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John Blust delivered his own political epitaph in emotional remarks to his state House of Representatives colleagues last Tuesday.
“I think I stood strong a lot of times when it was difficult,” the Greensboro Republican said in announcing he won’t run for re-election this year.
Blust’s strongest stand was when he opposed Sen. Trudy Wade’s bill to reshape Greensboro’s City Council in 2015. “You all know it is wrong for a city of 285,000 to have a form of government put in place by one person,” he said during one debate.
Yet the pressure from Republican leaders to pass the measure was so great that, after it initially failed — thanks largely to Blust’s powerful denunciation — Speaker Tim Moore called a GOP caucus, twisted arms and then allowed a second vote. Enough frightened Republicans changed their positions to push the bill over the top. But Blust refused to yield.
Blust’s defense of Greensboro against a hostile legislative action earned plenty of goodwill and easy re-election to his ninth House term in 2016. This year, his newly redrawn district looked less favorable to him. In his remarks Tuesday, he recalled the words of Confederate Gen. George Pickett after his failed charge at Gettysburg: “I have no division.”
“It’s like I have no district,” Blust said.
He does have a legacy. It is to speak truth to those in power, whether it was Democrats when they held the House majority or Republicans now.
“We ought to be a body of rules, not men,” he said Tuesday, identifying an “incredible problem. A few people hold all the cards.”
Those few decide which bills come up for votes and which ones are shoved aside.
“There’s something wrong with that constitutionally,” Blust said. And, judging by public opinion (a High Point University poll released Tuesday gives the General Assembly a 31 percent approval rating), “the people know something’s wrong.”
Blust sympathized Tuesday with Democrats who faced a dilemma created by Republicans: whether to vote for a bill funding class-size reductions that also contained unrelated provisions they opposed.
“Some things I’ve had to vote for and swallow hard,” he said. So did most Democrats Tuesday.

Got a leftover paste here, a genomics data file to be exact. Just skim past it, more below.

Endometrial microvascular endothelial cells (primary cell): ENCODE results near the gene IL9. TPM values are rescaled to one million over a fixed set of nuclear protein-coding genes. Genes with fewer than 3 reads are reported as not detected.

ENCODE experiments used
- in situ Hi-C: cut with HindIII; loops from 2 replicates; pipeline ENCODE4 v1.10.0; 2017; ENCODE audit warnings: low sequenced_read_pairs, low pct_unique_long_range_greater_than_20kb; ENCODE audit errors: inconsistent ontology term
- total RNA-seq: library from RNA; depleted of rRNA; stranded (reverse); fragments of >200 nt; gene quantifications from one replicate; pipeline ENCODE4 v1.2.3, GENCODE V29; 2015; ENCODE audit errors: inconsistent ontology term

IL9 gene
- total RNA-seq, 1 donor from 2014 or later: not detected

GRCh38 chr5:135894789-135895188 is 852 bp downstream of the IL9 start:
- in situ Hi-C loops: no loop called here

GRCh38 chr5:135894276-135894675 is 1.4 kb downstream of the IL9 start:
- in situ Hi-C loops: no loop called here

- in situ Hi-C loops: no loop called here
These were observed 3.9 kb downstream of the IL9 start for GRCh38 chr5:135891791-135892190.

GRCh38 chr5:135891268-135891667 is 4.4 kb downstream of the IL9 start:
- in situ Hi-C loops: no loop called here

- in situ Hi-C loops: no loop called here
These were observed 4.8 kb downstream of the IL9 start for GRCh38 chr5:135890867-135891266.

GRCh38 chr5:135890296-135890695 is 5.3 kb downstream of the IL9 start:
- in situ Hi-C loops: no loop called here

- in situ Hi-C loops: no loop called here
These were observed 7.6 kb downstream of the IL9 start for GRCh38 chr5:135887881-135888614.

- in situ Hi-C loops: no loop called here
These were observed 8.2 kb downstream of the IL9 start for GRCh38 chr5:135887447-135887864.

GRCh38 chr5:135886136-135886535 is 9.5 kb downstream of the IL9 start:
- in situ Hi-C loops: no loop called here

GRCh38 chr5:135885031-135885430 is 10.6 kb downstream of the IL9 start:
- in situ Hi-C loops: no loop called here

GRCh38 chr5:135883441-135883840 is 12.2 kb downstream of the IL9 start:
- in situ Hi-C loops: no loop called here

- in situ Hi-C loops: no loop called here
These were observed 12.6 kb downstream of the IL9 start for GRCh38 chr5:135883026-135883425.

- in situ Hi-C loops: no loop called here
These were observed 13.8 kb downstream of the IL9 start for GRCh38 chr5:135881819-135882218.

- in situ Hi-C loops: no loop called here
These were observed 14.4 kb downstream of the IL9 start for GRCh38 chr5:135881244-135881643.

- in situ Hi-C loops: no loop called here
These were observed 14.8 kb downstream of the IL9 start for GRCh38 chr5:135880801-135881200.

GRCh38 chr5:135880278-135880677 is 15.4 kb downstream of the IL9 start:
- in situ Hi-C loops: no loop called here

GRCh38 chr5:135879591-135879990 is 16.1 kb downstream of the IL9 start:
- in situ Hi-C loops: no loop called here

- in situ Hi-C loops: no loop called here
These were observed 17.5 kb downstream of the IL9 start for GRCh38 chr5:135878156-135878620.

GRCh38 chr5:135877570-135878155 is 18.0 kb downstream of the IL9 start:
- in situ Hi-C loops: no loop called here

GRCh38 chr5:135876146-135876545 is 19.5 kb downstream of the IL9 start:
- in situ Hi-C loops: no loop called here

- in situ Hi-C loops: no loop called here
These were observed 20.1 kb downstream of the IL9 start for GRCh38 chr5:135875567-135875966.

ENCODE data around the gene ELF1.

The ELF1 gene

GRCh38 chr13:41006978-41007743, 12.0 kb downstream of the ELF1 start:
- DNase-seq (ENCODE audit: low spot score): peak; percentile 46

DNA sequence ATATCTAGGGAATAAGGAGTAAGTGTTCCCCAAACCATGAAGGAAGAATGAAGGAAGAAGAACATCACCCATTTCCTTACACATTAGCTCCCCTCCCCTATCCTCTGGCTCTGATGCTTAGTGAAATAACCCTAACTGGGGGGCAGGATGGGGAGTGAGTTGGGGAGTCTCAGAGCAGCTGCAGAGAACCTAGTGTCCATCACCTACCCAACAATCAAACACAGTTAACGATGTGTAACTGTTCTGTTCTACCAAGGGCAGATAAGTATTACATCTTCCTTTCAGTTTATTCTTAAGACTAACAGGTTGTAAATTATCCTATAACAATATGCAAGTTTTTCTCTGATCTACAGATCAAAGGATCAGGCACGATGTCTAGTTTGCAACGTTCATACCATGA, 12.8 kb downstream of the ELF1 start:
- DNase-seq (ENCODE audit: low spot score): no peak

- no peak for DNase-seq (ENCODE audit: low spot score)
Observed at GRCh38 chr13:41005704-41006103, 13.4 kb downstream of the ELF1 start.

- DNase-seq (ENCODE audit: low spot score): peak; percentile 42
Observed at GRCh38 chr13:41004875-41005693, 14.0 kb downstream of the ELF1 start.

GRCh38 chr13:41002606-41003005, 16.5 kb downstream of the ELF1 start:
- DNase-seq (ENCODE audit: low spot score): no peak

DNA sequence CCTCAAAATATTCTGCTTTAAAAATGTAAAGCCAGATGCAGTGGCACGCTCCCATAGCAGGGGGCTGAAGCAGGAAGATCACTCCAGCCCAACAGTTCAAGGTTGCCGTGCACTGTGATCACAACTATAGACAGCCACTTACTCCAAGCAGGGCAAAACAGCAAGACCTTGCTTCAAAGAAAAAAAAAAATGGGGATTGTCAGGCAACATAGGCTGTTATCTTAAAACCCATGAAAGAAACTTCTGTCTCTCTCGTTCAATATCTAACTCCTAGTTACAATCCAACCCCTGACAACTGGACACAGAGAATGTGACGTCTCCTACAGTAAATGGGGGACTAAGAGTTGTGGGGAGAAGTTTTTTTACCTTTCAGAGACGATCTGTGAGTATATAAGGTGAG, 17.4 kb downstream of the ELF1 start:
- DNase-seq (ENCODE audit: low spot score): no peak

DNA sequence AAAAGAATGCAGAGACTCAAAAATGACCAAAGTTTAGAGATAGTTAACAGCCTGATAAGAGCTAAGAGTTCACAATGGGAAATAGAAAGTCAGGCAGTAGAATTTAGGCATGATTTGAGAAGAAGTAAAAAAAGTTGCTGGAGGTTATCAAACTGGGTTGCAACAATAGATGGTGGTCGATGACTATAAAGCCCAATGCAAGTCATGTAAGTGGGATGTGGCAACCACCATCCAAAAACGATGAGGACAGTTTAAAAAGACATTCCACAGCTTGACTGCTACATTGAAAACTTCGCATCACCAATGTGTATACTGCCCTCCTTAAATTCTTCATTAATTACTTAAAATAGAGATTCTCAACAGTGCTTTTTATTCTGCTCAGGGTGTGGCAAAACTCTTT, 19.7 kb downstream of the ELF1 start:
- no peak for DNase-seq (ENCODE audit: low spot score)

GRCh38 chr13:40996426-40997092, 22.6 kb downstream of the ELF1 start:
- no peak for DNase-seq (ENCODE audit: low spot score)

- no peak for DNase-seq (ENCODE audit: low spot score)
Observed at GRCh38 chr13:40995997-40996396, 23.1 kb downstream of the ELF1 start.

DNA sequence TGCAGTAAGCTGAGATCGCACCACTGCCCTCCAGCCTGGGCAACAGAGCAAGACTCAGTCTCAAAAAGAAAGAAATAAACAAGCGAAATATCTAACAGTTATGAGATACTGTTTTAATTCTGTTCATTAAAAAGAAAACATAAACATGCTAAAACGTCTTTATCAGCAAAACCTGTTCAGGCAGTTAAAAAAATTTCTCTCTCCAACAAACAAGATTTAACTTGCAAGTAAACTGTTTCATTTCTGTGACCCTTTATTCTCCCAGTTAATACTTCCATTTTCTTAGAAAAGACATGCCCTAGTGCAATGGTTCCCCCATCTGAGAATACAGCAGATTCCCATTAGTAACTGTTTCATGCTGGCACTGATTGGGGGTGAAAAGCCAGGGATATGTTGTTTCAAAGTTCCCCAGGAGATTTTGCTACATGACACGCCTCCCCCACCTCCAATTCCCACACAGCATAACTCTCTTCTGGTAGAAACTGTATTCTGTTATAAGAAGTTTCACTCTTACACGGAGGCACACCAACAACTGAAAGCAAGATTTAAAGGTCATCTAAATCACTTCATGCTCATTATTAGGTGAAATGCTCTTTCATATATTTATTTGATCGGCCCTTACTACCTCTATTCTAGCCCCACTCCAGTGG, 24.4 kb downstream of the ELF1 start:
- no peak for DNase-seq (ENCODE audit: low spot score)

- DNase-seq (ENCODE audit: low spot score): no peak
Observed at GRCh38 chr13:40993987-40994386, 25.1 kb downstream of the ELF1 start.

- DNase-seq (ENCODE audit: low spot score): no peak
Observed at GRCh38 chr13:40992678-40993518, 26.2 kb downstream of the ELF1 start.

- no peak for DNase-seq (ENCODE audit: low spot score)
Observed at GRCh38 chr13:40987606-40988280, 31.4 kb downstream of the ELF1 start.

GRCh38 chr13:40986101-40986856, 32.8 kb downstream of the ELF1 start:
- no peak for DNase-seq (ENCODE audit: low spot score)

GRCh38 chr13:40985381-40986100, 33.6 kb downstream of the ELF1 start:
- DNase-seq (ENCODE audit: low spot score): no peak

Blust’s principles have kept him out of leadership posts, despite his seniority. He doesn’t regret that but wishes he could have effected more change.
Still, “I’ve tried to do things the right way since I’ve been here.”
Blust is a conservative Republican who expresses strong opinions. When he disagrees with GOP colleagues, it’s less about policy than about following proper procedures. He has a highly refined sense of fair play, which can make him an odd fit in the political world.
But that’s not the only reason he isn’t running for re-election.
“It has gotten harder every session to make it financially,” he said, which certainly is true. The legislative salary of $13,951 hasn’t gone up in many years. The legislature lately is meeting nearly year-around. A lawyer and accountant, and the father of a young daughter, Blust probably can spend his time more productively.
He did run for Congress in 2016, finishing second in the 13th District GOP primary behind Ted Budd of Davie County. He split the Guilford County vote with Commissioner Hank Henning; if Henning had not run, Blust might hold that seat now.
It didn’t happen, so the end of this year might see Blust’s retirement from politics 22 years after he first won a state Senate seat. He lost it to Kay Hagan two years later, but was elected to the House in 2000 and ever since.
While we have often disagreed with his votes and statements — he was a staunch supporter of the anti-LGBT House Bill 2, which cost Greensboro millions of dollars in lost events in 2016 and 2017 — we’ve never doubted his sincerity.
If there were more legislators of his kind, our government would come closer to meeting its democratic ideals.